I made a 1st level ranger that wants to make his own bow and arrows. If I buy a rank in craft bow my bonus is 6, 1 from the rank 2 from stat bonus and 3 from being trained

arrows have a DC of 12 and if I take take 10 I have a skill check of 16 which is success so I multiply 12 times 16 and divide by the cost of arrows in silver pieces which is 10 which gives a result of 19.2.

With that result I be done if less then half a day. Is that correct? I did the same process with a long bow and it take bout 4 weeks. Is that correct?

I can add 10 to the DC to speed things up but if I do that then arrows have a DC of 22 and if I take 10 I have a result of 16. As 16 is less then 22 I wont make any progress so I need more bonus. Is this correct? I think I clearly understand this if I see some examples step by step

  • \$\begingroup\$ This question would really benefit from some interpunction and paragraphs :) \$\endgroup\$
    – Erik
    Apr 25, 2018 at 12:50

1 Answer 1


Mostly right.

The key thing you’re missing is that \$DC \times Check\$ gives you your progress, in silver, for each week. So after 1 week, your 16 check against a DC 12 makes 192 sp worth of progress on the arrows. Since 20 arrows cost 1 gp—that is, 10 sp—you easily complete them in that week.

If you want to measure progress by the day, you have to do things in terms of the item’s silver multiplied by the number of days in a week, instead: \$DC \times Check\$ becomes your progress in (typically) sevenths of silver. Thus, one day makes 192 worth of progress—greater than the 70 that you get multiplying 10 sp by 7 days in a week. So you can actually complete 20 arrows in one day.

It’s well worth asking your GM if you can work on more than 20 arrows in a day. Usually, you can only work on one item in a day, no matter how quickly you finish it, but since ammunition comes in bundles, it makes sense that you could do more. At 1 gp for 20, that’s 0.5 sp each—multiply by 7 for a target of 3.5. 192 worth of progress each day implies you can make 54 arrows in a day (a target of 189).

As for the longbow, assuming you aren’t trying for a masterwork or composite longbow, that’s 75 gp—750 sp. Since this is a more expensive item, it is best to measure progress by the week. So you make 192 sp worth of progress per week. Thus after week 1, you have 558 sp worth of longbow left to make. Another week, another 192 sp, now you have 366 sp worth left. A third week gets it down to 174 sp. So on the fourth week, your 192 sp of progress is enough to finish off the longbow.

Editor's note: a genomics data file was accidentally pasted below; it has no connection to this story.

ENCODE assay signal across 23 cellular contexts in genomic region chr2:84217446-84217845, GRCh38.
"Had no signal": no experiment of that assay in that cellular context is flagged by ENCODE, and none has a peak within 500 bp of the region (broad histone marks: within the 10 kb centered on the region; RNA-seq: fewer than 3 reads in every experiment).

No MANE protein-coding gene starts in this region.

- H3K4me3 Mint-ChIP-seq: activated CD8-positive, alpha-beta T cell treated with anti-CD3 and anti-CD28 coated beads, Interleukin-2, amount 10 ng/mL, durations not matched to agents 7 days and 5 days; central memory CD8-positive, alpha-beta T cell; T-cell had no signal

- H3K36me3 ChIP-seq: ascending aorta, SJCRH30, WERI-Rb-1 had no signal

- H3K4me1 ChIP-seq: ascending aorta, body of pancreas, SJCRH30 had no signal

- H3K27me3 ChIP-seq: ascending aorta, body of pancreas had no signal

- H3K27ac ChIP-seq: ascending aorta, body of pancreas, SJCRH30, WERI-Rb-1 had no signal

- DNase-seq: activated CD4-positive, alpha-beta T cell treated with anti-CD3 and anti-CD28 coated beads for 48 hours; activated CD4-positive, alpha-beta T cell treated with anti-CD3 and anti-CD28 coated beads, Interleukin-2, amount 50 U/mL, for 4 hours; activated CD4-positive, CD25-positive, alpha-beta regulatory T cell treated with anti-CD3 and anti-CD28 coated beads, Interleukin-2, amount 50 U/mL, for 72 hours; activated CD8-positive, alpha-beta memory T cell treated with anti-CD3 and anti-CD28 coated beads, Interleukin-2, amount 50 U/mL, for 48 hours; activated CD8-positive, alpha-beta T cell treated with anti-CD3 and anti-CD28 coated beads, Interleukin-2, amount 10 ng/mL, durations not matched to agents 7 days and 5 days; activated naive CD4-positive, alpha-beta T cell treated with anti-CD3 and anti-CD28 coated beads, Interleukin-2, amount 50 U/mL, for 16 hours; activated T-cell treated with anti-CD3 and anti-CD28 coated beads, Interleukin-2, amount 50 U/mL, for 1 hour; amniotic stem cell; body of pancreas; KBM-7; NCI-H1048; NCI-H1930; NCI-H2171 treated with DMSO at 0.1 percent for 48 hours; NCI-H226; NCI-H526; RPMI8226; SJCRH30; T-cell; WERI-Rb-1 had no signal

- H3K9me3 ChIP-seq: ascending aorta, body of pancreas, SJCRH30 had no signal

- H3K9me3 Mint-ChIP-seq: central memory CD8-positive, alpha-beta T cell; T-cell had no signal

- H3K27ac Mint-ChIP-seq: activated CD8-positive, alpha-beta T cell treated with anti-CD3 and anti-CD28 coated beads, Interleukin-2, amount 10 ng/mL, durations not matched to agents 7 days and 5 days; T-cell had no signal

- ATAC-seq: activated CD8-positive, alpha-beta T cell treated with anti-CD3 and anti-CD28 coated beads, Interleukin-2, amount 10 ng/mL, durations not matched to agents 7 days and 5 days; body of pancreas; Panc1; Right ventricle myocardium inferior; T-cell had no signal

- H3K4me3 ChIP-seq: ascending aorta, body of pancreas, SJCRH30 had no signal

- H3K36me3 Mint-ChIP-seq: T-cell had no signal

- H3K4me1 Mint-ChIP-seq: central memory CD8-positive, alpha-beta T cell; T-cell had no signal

So in the end, you can make a longbow in 4 weeks, and you can easily make 20 arrows a day—if allowed, you can actually make 54 a day.

Please note that once you get into expensive materials, masterwork or composite items, and so on, mundane crafting gets prohibitively time-consuming. A wyroot composite (+5) longbow costs 4600 gp—a staggering 46,000 sp. Even with rather high checks, and taking advantage of the rule that lets you increase the DC by 10 in order to progress faster—for example say you manage a DC 32 check perfectly, for 1024 sp worth of progress per week, that’s 45 weeks to complete. An adamantine full-plate costs much more, and so takes far longer.

  • \$\begingroup\$ There is the one part about if DC×Check is double or triple the price in silver the time is reduced in one half or one third the time and "Other multiples of the DC reduce the time in the same manner" In my example of the arrows the DC×Check is 19 times the price in silver. When the DC×Check is that many times greater then the price doesnt that mean i finish it in mere hours or is there some rule thats states it always take 1 day \$\endgroup\$
    – huginn
    Apr 26, 2018 at 5:44

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